Overall though, they seem to come from such separate places that I find it pretty easy to keep them on their own creative paradigms.

2. With both of your musical projects being so popular in their own respects, do you find it difficult to balance the two — especially with your tour this fall and winter?

Weighing the tours and writing is definitely a challenge. I'll finish a Neon Indian remix and then immediately get two for VEGA so I'll be forced to shift gears all the while packing gear onto a van, airplane, etc. Keeps me on my toes for sure. And next year when the VEGA LP unfolds it'll be even more so delirium inducing.

I like working like that though. Lets me stay in my head for a while and not internalize any of the exposure. Being conscious of where I'm at on a given tour or fresh from releasing some music gets to be creatively arresting. I'd rather just keep writing till I find a good stopping point and the only thing I'll want to do is disappear in a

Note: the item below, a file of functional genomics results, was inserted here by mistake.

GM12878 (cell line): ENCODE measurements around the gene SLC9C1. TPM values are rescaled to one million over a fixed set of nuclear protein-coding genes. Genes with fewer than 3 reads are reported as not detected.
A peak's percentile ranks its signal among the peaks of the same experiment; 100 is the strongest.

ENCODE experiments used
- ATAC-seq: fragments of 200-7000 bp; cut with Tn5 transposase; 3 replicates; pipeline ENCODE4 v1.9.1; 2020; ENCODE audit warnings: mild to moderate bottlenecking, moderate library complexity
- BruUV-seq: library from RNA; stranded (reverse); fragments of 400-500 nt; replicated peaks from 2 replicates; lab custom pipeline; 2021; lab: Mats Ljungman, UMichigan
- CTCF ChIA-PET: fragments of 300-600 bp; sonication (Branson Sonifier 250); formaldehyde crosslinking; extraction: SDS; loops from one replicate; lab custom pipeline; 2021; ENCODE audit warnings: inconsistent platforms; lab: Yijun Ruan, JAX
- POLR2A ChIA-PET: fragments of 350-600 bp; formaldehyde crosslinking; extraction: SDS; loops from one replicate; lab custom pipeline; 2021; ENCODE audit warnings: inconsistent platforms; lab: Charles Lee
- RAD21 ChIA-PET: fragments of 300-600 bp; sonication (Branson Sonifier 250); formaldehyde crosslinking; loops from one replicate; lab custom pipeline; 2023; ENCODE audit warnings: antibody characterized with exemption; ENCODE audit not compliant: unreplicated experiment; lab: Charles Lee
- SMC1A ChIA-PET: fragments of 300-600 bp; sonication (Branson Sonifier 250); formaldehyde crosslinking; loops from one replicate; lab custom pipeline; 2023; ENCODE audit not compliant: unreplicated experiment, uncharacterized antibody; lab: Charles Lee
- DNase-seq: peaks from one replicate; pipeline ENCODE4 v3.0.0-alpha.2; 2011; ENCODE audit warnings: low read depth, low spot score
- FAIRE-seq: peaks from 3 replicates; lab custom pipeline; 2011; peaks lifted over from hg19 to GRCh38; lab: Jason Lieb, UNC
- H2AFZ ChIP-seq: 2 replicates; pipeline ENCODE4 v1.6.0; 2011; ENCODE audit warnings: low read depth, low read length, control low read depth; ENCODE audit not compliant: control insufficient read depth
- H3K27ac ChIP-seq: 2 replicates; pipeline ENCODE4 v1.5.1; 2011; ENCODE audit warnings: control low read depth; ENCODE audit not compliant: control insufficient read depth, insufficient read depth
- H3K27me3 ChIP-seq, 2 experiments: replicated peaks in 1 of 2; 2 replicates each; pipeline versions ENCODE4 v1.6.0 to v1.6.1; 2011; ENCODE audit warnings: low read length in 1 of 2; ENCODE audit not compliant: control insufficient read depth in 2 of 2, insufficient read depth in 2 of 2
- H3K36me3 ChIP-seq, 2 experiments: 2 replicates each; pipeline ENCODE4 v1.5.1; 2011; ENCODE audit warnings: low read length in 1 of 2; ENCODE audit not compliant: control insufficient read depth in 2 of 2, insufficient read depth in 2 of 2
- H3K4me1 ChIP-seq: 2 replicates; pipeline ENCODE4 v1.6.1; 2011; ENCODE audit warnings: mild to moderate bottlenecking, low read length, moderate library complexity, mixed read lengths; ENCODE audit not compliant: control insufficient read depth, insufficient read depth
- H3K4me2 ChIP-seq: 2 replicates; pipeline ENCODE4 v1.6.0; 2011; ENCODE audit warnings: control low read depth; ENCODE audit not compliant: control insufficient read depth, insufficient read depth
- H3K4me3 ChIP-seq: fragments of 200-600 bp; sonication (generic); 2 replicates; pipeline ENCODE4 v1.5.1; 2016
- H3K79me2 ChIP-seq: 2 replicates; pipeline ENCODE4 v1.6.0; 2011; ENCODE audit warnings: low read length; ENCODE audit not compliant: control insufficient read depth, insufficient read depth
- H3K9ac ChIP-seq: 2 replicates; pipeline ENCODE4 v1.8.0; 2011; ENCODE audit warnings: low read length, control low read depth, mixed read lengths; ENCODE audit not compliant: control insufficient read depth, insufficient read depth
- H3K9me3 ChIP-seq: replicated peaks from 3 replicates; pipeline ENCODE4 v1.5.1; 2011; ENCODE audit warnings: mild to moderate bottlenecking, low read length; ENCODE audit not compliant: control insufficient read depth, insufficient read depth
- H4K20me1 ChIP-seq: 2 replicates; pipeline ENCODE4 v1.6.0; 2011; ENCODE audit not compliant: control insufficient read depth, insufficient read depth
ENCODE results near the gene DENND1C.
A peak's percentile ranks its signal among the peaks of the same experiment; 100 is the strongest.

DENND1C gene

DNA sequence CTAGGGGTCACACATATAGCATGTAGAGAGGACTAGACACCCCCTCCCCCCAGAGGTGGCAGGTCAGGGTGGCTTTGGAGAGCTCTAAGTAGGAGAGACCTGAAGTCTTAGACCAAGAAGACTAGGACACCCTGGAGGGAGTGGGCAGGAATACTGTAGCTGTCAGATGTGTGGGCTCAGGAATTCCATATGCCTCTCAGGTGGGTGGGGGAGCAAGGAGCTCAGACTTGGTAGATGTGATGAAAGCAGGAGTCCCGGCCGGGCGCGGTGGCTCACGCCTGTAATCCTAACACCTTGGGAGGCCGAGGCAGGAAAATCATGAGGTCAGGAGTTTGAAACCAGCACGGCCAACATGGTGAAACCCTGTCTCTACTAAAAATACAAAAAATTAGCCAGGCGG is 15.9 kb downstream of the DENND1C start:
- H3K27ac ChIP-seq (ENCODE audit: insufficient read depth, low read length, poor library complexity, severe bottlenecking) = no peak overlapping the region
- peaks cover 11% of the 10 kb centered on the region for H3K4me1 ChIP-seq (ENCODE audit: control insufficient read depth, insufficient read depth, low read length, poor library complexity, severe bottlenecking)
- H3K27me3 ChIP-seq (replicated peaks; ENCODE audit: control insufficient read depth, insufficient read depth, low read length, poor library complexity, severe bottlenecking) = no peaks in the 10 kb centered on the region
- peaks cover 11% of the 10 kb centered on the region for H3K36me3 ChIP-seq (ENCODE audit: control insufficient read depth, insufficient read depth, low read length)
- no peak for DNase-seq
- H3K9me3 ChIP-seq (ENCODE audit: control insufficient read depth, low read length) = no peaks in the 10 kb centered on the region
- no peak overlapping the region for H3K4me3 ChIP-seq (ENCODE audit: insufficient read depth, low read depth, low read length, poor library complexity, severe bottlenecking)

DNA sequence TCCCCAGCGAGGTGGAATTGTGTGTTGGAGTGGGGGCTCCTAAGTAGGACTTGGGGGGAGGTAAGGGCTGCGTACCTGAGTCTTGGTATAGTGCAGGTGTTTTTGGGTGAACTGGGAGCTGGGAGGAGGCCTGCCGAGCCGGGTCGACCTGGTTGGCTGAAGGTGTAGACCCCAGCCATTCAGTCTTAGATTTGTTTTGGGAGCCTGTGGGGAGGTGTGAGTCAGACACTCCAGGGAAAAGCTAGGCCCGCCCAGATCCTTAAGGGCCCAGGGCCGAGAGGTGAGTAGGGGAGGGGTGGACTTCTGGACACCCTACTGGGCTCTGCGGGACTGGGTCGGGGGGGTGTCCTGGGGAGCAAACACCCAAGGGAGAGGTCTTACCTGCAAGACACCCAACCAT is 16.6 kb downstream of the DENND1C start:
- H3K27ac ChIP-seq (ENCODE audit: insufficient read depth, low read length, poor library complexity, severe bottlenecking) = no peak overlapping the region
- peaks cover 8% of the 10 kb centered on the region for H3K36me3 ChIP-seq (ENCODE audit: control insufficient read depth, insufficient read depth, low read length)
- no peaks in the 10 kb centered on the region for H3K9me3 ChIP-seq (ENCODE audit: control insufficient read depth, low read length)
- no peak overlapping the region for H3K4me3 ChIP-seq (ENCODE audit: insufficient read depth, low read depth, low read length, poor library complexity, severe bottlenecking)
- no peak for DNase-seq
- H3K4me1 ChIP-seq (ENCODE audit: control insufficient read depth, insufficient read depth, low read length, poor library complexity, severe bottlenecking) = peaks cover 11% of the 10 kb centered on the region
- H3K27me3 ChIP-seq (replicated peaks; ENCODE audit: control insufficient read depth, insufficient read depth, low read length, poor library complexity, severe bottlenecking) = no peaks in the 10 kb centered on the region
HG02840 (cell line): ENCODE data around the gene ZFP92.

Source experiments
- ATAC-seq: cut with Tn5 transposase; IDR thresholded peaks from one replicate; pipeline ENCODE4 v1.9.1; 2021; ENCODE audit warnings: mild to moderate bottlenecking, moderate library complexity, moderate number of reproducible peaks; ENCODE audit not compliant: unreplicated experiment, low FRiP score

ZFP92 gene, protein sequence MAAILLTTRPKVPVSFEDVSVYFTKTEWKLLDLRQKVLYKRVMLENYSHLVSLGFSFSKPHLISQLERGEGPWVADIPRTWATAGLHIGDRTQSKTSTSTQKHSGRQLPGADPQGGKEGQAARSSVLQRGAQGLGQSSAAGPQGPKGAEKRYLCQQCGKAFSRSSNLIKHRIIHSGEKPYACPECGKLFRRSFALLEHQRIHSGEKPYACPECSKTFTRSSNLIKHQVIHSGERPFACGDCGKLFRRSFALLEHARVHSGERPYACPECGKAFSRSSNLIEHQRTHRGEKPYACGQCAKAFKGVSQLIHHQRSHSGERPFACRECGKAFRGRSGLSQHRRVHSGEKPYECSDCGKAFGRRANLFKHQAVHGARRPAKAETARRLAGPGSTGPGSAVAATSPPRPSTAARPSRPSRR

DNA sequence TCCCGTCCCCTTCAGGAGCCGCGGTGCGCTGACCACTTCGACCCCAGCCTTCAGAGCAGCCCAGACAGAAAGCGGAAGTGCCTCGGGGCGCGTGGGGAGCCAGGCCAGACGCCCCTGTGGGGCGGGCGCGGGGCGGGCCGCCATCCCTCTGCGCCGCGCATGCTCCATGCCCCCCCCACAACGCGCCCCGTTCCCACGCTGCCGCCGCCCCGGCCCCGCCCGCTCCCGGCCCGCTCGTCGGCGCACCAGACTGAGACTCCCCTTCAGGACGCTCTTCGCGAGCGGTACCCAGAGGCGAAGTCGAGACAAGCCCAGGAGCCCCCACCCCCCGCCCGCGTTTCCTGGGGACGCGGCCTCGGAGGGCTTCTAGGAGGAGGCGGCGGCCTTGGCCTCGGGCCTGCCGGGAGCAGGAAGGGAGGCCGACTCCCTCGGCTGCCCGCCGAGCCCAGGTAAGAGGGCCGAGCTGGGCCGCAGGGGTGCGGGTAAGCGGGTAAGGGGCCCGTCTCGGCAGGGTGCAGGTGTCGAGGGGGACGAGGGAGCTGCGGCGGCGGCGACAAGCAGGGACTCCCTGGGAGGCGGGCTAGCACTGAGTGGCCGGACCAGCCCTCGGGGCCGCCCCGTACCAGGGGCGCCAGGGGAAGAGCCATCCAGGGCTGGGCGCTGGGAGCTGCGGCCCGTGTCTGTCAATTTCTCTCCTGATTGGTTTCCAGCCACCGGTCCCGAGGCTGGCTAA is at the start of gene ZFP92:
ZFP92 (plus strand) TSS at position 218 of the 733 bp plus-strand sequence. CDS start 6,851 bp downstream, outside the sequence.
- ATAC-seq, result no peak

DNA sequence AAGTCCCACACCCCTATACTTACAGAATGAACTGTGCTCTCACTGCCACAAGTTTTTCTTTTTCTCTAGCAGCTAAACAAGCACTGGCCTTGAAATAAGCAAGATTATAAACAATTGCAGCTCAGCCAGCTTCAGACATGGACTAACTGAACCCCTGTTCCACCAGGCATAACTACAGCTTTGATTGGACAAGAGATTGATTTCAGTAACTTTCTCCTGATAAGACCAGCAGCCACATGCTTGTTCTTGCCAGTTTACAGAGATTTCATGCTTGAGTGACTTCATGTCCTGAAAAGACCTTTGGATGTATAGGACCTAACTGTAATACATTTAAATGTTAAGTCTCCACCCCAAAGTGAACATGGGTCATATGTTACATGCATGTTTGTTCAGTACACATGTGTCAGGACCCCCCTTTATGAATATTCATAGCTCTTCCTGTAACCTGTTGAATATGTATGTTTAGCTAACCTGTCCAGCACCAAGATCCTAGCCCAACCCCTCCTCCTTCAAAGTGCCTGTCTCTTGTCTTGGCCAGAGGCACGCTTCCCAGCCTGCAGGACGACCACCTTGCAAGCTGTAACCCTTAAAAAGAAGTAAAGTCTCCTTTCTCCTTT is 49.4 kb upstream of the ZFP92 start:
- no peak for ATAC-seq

mysterious boating accident only to re-immerge six months later with no recollection of my travels and a penance to write mod jams. I day-dream about having a mod band quite often.

3. As people began connecting the dots and realized you were in both Neon Indian and VEGA, did you want to keep the musical projects separate?

Well my initial desire to preserve anonymity for Neon Indian was based on the notion that I didn't want people to judge the project preemptively. I figured I'd just let it develop on its own and see what kind of impression it would garner over time.

4. If you could have it your way, would people have ever noticed the connection?

Eventually it became more of a nuisance to do that once I started doing interviews, playing live, and overall just exposing myself to my audience. These days I guess I don't mind it so much though.

It seems like people are equally supportive of both and the projects tend to just reflect on me as a song writer, through whichever incarnation that might be. That in particular has been a new thing to deal with; when someone associates a name rather than just an ambiguous entity with a musical project.